Indeed, when it comes to challenge Rachel has no fear. After processing the initial shock and disappointment of lockdown, when all concerts and performances were suspended in the ether of uncertainly, and promotors were unable to give performers any assurances as to when they might start up again, Rachel decided that the time was right to pursue her other dream of studying medicine.

Rachel Kelly in Cosi Fan Tutte by Wolfgang Amadeus Mozart ; Directed by Nicholas Hytner. Picture: Tristram Kenton / Glyndebourne Productions Ltd
Rachel Kelly in Cosi Fan Tutte by Wolfgang Amadeus Mozart ; Directed by Nicholas Hytner. Picture: Tristram Kenton / Glyndebourne Productions Ltd

“I was in London for ten years, and I did the first lockdown over there, but then when it went on, I decided to move back to Dublin.

“I began studying for the graduate entry programme for medicine in UCD. I have always loved science and it was great to have that to concentrate on after all the trauma of shows being cancelled.

“When the first lockdown happened, I was in Copenhagen getting ready to perform the lead role in The Handmaid’s Tale by Poul Ruders. I had been learning this role for a year beforehand, and had actually been chosen for the role a few years before then. A considerable amount of time goes into these performances, so when everything was just shut down all of a sudden, it was really quite crushing.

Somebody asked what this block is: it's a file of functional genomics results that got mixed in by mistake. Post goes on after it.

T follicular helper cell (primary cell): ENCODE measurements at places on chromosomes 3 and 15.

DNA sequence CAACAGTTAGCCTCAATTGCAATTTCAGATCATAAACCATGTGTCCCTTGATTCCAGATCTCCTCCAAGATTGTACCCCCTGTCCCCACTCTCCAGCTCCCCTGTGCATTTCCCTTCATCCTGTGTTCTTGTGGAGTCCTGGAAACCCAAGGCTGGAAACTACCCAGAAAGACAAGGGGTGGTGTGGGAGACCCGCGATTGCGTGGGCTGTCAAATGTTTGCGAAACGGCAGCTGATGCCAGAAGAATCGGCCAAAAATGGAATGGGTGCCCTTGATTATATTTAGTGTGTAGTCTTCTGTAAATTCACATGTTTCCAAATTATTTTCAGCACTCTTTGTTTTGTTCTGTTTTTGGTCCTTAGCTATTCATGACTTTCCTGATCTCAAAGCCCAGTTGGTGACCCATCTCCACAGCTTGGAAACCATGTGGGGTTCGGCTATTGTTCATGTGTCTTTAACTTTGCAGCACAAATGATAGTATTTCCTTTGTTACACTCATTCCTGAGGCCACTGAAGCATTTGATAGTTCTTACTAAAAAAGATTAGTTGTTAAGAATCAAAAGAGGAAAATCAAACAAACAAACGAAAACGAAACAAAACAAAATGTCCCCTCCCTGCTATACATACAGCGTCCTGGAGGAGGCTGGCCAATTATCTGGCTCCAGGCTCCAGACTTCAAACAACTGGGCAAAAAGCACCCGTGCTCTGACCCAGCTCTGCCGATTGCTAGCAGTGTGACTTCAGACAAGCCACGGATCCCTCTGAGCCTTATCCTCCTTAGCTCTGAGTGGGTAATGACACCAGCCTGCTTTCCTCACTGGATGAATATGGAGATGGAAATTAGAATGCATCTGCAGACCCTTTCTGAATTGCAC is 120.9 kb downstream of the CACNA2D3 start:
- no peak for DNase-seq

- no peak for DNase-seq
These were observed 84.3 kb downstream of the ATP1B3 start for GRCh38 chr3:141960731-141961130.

“I found myself in the airport in Copenhagen at 4am with my little dog Mimi, begging them to let me on board to fly home. Of course, having my little dog along made the whole thing complicated, but eventually, after all the upset, I managed to make the flight.

“With many wonderful singing opportunities on the horizon, all of a sudden I found myself left high and dry. It was really hard, and honestly, I was stressed out in bed for about a week, realising that my whole season was cancelled.

“When I was able to take stock of the situation, that’s when I decided that it would be the perfect time to go and study medicine.

“I am really interested in eventually specialising in the Ear Nose and Throat area. As a singer myself, I would love to be able to help other singers.

Rachel Kelly in Cosi Fan Tutte by Wolfgang Amadeus Mozart ; Directed by Nicholas Hytner. Picture: ristram Kenton / Glyndebourne Productions Ltd
Rachel Kelly in Cosi Fan Tutte by Wolfgang Amadeus Mozart ; Directed by Nicholas Hytner. Picture: ristram Kenton / Glyndebourne Productions Ltd

“Unfortunately, although professional singers do not like to talk about it, things like nodules in the throat do occur, and that can lead to disaster for a singer, indeed it could finish off their career, so I would love to be able to help in that area.”

Rachel says one of the most important things for a singer is to keep flexible and fit, and good posture is vital. She has practiced the Alexander technique and finds it an invaluable tool for her singing practice, and she says it’s a really good tool for everybody.

“Singing makes me feel really happy,” she says, and undoubtedly those listening to her singing feel happy too.